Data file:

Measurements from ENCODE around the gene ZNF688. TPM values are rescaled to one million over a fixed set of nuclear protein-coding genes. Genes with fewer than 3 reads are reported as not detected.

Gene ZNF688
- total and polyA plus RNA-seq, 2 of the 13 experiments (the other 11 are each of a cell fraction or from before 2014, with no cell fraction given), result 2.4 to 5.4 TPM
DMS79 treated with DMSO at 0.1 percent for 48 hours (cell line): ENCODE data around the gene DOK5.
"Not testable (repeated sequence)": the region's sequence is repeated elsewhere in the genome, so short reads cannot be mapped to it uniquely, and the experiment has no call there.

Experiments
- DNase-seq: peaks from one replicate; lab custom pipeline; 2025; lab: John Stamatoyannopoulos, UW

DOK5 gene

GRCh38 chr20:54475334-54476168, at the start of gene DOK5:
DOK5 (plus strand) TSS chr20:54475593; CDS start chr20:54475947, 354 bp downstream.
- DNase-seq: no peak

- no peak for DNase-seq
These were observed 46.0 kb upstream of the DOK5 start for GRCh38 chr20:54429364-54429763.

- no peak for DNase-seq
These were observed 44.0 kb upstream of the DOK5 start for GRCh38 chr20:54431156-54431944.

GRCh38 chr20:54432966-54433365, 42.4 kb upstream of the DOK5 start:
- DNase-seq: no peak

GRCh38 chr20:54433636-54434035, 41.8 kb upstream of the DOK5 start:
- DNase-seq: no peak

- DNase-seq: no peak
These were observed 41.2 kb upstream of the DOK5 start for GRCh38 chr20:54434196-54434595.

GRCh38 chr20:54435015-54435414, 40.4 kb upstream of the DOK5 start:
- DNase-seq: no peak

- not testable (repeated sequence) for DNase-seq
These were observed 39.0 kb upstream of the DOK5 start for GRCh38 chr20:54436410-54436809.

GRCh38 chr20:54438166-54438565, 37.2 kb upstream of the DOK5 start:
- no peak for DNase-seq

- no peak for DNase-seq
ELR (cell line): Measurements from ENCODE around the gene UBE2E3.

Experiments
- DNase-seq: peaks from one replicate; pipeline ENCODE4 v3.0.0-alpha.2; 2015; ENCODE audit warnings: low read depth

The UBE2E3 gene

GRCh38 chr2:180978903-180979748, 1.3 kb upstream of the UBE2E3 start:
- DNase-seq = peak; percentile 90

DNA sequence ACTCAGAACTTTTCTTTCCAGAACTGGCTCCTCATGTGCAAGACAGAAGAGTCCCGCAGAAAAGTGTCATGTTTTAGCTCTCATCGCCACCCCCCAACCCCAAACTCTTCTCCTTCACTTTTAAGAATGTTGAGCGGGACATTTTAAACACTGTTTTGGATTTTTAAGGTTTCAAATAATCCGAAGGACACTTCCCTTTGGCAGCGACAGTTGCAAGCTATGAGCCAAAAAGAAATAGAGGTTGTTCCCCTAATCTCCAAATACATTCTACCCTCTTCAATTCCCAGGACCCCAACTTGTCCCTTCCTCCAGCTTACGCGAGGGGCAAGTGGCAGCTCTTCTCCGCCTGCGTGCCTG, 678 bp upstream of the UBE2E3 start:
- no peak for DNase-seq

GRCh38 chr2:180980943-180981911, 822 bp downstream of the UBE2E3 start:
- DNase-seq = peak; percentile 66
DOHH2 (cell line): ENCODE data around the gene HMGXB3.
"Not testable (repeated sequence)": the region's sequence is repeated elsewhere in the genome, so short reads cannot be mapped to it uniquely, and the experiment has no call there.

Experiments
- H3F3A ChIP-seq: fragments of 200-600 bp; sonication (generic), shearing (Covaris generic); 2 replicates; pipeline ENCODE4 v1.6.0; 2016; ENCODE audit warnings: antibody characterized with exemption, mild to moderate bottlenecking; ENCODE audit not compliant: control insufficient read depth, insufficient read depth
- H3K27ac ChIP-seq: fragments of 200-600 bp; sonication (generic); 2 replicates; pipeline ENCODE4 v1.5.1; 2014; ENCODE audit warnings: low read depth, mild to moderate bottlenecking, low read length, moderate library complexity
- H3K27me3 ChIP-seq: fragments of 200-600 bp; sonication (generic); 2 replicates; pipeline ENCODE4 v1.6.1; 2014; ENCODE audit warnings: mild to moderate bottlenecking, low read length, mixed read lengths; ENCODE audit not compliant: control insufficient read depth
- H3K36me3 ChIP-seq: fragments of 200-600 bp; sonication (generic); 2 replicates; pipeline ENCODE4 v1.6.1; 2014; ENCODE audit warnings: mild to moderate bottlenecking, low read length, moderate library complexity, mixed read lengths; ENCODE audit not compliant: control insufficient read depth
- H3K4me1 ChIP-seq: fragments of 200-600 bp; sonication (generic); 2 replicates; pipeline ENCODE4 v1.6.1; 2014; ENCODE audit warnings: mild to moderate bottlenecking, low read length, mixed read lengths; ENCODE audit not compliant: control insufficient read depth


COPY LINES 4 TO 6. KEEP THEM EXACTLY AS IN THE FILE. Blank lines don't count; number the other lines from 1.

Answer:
DMS79 treated with DMSO at 0.1 percent for 48 hours (cell line): ENCODE data around the gene DOK5.
"Not testable (repeated sequence)": the region's sequence is repeated elsewhere in the genome, so short reads cannot be mapped to it uniquely, and the experiment has no call there.

Experiments